Fashioning a strong cybersecurity effort isn’t easy. It requires an incredibly disciplined and complex security posture where responsibility and accountability are shared not just up and down an organisation’s hierarchy but across to the technology providers a company decides to work with.
At Bluebeam, we advocate for a shared responsibility model when it comes to construction cybersecurity. This means that several stakeholders must be involved to make cyber defences as protective and effective as possible. Together, their collective protection measures offer the most secure defences against the evolving threat of cybercriminals.
The following construction industry stakeholders have important roles to play to enact a collective cybersecurity response:
Contractors: First and foremost, construction organisations themselves must take cybersecurity seriously. There are several ways to do this, but most critical is taking steps to ensure that their identity information and stored data systems are protected and secure. It’s also essential that construction firms take a leading role in vetting the extent to which all their outside business partners and vendors are protected from cyberthreats.
Finally, construction firms have the responsibility to ensure that their employees are all educated in the individual measures they’re required to take to keep their own data secure. Knowing how to write effective and secure passwords, using virtual private networks (VPNs) and secure Wi-Fi networks for sensitive projects and engaging with multi-factor authentication protocols, for instance, are all imperative for a company’s employees.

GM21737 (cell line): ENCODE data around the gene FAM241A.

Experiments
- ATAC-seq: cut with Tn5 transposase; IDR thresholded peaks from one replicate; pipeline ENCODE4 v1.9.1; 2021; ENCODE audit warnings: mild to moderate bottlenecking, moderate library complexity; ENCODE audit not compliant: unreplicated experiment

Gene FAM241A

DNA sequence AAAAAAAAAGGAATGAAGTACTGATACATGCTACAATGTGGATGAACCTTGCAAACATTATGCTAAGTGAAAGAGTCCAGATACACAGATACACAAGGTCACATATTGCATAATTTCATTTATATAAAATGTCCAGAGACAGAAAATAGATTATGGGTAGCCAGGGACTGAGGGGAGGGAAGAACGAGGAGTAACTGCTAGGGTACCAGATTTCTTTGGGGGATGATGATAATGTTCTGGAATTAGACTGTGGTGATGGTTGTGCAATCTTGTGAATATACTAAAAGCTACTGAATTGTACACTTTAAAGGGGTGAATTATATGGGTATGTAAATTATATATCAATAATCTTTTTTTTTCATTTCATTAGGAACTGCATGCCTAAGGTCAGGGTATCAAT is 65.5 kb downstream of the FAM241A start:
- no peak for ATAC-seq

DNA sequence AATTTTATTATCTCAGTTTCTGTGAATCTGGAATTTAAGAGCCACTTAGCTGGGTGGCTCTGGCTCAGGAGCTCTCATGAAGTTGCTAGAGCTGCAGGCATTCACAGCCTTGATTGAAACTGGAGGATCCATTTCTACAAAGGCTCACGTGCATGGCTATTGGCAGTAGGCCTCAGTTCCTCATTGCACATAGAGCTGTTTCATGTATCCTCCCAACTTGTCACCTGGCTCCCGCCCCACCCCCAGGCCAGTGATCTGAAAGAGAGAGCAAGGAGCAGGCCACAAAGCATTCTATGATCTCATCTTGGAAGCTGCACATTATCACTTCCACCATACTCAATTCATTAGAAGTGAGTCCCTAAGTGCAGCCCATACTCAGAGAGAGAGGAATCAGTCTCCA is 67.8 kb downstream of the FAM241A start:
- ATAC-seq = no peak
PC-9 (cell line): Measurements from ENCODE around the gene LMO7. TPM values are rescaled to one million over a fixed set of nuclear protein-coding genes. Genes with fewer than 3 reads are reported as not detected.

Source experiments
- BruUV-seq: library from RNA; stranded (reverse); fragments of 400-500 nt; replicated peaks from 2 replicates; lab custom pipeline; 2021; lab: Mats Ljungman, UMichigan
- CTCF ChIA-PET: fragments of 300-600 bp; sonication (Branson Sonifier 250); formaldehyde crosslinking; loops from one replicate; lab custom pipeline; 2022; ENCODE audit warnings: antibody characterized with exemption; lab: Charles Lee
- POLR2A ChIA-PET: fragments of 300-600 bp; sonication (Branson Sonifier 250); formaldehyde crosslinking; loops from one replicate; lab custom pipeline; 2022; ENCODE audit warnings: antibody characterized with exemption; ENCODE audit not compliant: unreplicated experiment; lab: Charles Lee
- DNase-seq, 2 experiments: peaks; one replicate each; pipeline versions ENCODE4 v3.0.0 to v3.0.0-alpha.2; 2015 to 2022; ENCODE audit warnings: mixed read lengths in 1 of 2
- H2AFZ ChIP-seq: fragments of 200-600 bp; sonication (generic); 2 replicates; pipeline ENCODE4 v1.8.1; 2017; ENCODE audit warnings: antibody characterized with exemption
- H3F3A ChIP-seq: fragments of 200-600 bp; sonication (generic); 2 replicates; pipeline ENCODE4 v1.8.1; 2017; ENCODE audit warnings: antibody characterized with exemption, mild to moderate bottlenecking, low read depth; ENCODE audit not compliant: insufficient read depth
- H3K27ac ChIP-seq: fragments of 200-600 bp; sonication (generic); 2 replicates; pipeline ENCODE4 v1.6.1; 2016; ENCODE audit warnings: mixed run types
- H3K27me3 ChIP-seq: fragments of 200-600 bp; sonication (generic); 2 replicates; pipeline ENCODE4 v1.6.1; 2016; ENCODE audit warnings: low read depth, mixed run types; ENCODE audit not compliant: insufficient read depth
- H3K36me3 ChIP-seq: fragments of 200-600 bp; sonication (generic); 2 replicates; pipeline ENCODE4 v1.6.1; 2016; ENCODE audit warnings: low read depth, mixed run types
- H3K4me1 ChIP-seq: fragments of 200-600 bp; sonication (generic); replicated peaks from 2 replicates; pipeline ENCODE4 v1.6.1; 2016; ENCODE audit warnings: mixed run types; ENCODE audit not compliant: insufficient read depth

Third-party cybersecurity providers: Every firm that aims to bolster its data security needs is likely to partner with an outside cybersecurity provider for help with services such as password storage, authentication or login security. It’s paramount that these external cybersecurity providers have their own defences in place.
Technology providers/partners: Any time a construction organisation acquires or engages in a licence or subscription to a new piece of technology, it’s essential that these technology providers have also taken the appropriate measures to ensure that their products are equipped to safeguard their customers’ data. Every technology provider must have its own application security, network and server security and internal corporate security.
Cloud computing providers/partners: With the proliferation of cloud computing and storage, every business nowadays engages with a third-party cloud provider such as Amazon Web Services (AWS), Microsoft Azure, IBM Cloud or Google, among others. These companies build large physical data centres all over the world, allowing their customers access to reliable and cheap data storage and exchange services without having to house expensive on-premise servers of their own.
Not only do individual construction organisations engage with these cloud computer providers, but so do their technology application partners and cybersecurity vendors. It’s therefore pivotal that, in addition to a company’s own cyber-threat defences and those of its technology and data security providers, these enterprise cloud providers have their cybersecurity in order, too.
They primarily can do this by focusing on the physical security of their millions of square metres of data centre facilities, and making sure that their underlying servers and networks are following the evolving set of government regulations focused on data security.
With these measures in place, construction firms now have the foundation to defend against the rising threat of cybercrime plaguing the industry.